photo credit: Tom Szczerbowski/Getty Images
Good morning sports media watchers. Jonah and I have been trading texts over the last week about the possibility of Anthopoulos leaving the Jays and how the media would react. His theory was that the industry would go bananas. My view was that while there was a media angle here, the focus would mostly be on Alex and his decision making process instead. Shows how much I know … So without further ado let’s get to work breaking down the media meltdown we witnessed this week.
It started with the tweet heard round the world.
— Shi Davidi (@ShiDavidi) October 29, 2015
After a lot of media debate about why AA had not yet been signed and how unfathomable it would for him not to return, the verdict was in and Shi had the scoop: Alex rejected an extension from the club that included a downgraded job portfolio and chose to walk away from the playoff roster he built over the last several years.
Shi Davidi has come a long way from his Canadian Press days. Great to see hard work paying off. He has cemented his position in this market with his valuable contributions over the last couple of years. Great hire by Sportsnet.
The details surrounding this incredible development emerged in small bites in the reporting that ensued. Rick Westhead of TSN wrote that Shapiro recently met AA along with the latter’s lieutenants and expressed concern about the number of prospects that were traded. This aspect of the story was confirmed by others who wrote about the reasons for Alex’s departure. I have no idea if everyone is relying on Rick’s reporting or have their own sources on this, but many people are now talking about a “chilly” meeting between AA and Shapiro.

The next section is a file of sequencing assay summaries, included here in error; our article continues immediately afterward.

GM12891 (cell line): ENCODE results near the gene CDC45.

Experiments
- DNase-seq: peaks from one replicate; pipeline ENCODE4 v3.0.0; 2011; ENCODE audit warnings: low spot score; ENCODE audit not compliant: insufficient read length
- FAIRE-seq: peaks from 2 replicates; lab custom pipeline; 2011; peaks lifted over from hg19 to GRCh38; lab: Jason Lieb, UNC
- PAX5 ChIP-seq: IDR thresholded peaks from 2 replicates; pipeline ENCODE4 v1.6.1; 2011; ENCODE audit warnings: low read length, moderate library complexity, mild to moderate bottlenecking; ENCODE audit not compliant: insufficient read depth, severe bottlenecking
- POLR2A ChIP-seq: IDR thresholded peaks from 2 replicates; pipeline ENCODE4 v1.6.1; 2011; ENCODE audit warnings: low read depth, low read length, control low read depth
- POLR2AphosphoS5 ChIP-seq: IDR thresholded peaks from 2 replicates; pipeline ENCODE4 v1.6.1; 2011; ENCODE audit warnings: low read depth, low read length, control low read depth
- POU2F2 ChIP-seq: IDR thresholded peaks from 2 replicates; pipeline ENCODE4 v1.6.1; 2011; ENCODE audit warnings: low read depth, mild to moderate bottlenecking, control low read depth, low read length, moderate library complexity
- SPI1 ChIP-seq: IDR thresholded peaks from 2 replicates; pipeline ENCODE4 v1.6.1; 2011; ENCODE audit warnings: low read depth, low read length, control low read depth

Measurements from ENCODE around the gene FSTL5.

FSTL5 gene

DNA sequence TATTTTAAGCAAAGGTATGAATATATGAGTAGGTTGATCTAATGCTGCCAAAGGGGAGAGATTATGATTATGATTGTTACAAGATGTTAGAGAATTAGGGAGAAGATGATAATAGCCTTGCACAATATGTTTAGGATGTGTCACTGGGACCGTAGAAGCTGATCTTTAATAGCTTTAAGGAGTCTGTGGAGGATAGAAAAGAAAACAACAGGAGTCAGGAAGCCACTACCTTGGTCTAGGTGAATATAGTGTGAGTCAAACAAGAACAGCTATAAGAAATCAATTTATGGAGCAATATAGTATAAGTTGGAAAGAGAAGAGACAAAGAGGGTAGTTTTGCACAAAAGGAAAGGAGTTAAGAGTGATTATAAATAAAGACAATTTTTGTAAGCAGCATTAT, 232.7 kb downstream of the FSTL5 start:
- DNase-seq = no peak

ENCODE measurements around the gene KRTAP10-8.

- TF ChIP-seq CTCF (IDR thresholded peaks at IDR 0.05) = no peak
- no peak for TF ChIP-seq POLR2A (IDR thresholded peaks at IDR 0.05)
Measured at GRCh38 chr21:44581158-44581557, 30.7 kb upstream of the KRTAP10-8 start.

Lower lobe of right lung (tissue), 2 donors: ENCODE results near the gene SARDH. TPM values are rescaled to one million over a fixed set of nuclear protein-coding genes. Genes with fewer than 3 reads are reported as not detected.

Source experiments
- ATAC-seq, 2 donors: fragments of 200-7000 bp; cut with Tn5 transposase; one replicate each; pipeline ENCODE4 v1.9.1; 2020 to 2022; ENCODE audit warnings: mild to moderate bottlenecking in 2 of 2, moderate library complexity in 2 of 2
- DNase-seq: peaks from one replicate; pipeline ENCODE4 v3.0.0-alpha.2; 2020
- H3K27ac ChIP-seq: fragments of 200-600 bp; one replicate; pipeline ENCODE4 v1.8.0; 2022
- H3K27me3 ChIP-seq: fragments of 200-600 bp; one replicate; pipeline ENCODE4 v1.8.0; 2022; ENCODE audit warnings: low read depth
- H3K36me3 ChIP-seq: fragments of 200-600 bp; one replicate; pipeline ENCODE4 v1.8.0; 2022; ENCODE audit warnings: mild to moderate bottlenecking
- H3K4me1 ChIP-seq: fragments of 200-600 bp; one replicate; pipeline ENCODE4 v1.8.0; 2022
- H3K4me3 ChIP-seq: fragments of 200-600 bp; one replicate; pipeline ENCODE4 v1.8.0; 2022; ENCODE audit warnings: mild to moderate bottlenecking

In the build-up to AA’s press conference, tweets and takes were hotly flying back and forth about how this situation ever reached this point, and at whose feet the fault belongs. In the minutes before the conference call started, news leaked out that AA was just named executive of the year. Amazing. The presser was boring and predictable, and Rogers and the Blue Jays released statements wishing Alex well.
So here we sit, left to pick up the pieces of the story and try to make sense of how and why the Jays parted ways with their award winning GM who just engineered the team’s most successful season in 22 years.
A lot of great reporting saw the light of day in the last week. (This list is not exhaustive since I am a mere human with finite time and energy. TSM HQ doesn’t include interns.)
Let’s start with the Jays’ crushing loss in game 6 of the ALCS. A gold star goes to Eric Koreen of the National Post for this piece. If you follow Eric on twitter, as 19.5k of you do, then you’re used to his occasional existential musings. I’m glad his editor let him write this very personal article. Highly recommended, and great work by someone who is not usually on the Jays beat.